Capstone 1 Presentation Tips: Part 1

You’ve submitted the Board Report, and it’s time to relax and celebrate all your hard work over the last few months with your team. Next up: deliver your final presentation to the panel, and then you’re one step closer to the CFE.

This week we have suggestions to consider while practicing, and next week we share ideas on what to plan for and handling presentation day.

Practice, practice, practice (and then practice again!)

Presenting to a panel can be uncomfortable if public speaking is not your thing. However, each time you simulate the experience, it will help you feel more prepared and build your confidence. The more confidence you have, the less intimidating the experience. When practicing, think about the following:

Self-Assess

Take that post-it note off your laptop’s webcam and record a trial run of your section in front of the camera. Then self-assess your footage using the “Oral Presentation Evaluation Form”. How was your eye contact? Did you look away the whole time? Could you see yourself reading your notes? Did you stare aggressively into the camera without looking away, or did you look or gesture away a few times to appear more natural?

How was your timing? Did you rush, ending faster than expected, or did using crutch words like “umm”, “soooo”, or “like” take their toll and send you over time? Remember, if you run over time, your teammates will be under pressure to find ways to reclaim that time.

Find an audience

Now that you’ve mastered presenting to your webcam, try to find someone you are comfortable speaking to in person. Be sure to set and communicate expectations with your audience, and note to them if there is anything specific you would like them to help you with (such as counting your “umms” if you know that you rely on crutch words, or pointing out if you turn your back when gesturing to the presentation or look away too often).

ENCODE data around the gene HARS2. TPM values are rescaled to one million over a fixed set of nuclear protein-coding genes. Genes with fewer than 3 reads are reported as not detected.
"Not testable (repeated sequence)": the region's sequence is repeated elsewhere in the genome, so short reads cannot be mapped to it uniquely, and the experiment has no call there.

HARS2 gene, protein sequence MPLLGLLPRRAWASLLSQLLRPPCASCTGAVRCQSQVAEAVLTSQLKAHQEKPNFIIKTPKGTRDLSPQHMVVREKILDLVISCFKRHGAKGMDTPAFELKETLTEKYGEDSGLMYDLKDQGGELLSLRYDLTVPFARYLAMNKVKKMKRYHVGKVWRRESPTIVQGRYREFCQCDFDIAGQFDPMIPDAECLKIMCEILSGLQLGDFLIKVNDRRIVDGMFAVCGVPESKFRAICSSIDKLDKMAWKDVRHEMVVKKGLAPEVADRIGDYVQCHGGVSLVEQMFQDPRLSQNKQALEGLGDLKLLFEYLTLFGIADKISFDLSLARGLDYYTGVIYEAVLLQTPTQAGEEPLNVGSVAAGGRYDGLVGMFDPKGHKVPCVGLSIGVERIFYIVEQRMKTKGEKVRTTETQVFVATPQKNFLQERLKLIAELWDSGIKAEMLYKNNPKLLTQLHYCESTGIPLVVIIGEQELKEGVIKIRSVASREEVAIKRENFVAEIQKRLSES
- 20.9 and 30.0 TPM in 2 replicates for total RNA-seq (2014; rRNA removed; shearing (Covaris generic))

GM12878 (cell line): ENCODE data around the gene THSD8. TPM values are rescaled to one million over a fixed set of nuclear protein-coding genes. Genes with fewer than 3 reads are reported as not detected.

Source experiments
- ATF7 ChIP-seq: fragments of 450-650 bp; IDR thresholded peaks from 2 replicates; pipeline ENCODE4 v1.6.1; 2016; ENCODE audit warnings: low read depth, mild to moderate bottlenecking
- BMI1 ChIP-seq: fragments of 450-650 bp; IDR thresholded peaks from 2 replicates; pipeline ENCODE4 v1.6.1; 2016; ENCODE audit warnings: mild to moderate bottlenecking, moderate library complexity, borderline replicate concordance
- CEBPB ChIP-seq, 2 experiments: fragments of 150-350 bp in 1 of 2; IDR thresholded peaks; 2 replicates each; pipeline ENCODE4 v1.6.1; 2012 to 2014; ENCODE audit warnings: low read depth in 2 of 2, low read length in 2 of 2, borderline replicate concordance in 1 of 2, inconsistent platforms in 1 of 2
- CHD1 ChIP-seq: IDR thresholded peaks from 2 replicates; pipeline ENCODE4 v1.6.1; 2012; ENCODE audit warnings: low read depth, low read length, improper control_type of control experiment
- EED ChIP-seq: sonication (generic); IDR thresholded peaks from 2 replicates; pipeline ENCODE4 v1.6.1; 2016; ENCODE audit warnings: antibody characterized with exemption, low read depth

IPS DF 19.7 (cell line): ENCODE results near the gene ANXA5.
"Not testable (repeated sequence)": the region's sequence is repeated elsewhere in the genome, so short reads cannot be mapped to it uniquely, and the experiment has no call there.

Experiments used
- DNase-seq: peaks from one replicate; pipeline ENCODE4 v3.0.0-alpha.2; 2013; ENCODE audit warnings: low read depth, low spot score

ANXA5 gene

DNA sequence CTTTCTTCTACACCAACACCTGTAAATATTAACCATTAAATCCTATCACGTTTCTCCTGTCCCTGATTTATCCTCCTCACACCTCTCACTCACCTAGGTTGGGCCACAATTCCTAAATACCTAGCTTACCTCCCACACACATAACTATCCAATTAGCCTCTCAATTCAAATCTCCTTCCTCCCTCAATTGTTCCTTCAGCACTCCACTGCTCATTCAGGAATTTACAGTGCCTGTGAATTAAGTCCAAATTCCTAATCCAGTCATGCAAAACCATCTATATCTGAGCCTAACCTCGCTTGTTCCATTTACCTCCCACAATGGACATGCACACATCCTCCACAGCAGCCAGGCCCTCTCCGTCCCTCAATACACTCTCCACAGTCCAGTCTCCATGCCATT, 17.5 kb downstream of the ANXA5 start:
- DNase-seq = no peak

If you cannot find someone to present in person, you can always present to a pet. However, if you cannot convince your pet to sit still, you can reach out to learnersupport@cpawsb.ca to request a list of mentors who may be willing to assist you.

Transitions

When transitioning to the next speaker’s slides, nothing is worse than when the speaker is caught off-guard at the end of their section and has to quickly say, “…and now I’ll pass the presentation off to…”. How will your team deliberately and effectively transition from one member to the next? Practice what the end of your section and the start of the next one looks like to create a smooth and seamless transition between speakers.

Advancing slides

How will your team advance slides? Will a team member stand by the laptop and advance everyone’s slides? Will you have cues, so your teammate knows when to advance the slide? Or instead, will the team have a clicker? If so, will it be passed around, or will a single member control it? If you are passing the clicker, can you do it without walking in front of the screen? By planning and rehearsing these small details, you can appear more prepared and professional, and turn a great presentation into an amazing one!

Too long, too short?

What is your team’s strategy to monitor the presentation time? Can you discreetly control your time and avoid distracting your audience?

Does your team have a plan if the presentation is moving too quickly or too slowly? Consider identifying parts of your presentation that can be expanded or shortened depending on how time is flowing. This can help avoid reaching the strict cutoff and having the panel timekeeper stop your presentation mid-way (especially if some of your best content is at the end!).

Next week we will share ideas about things to prepare for and how to get through presentation day.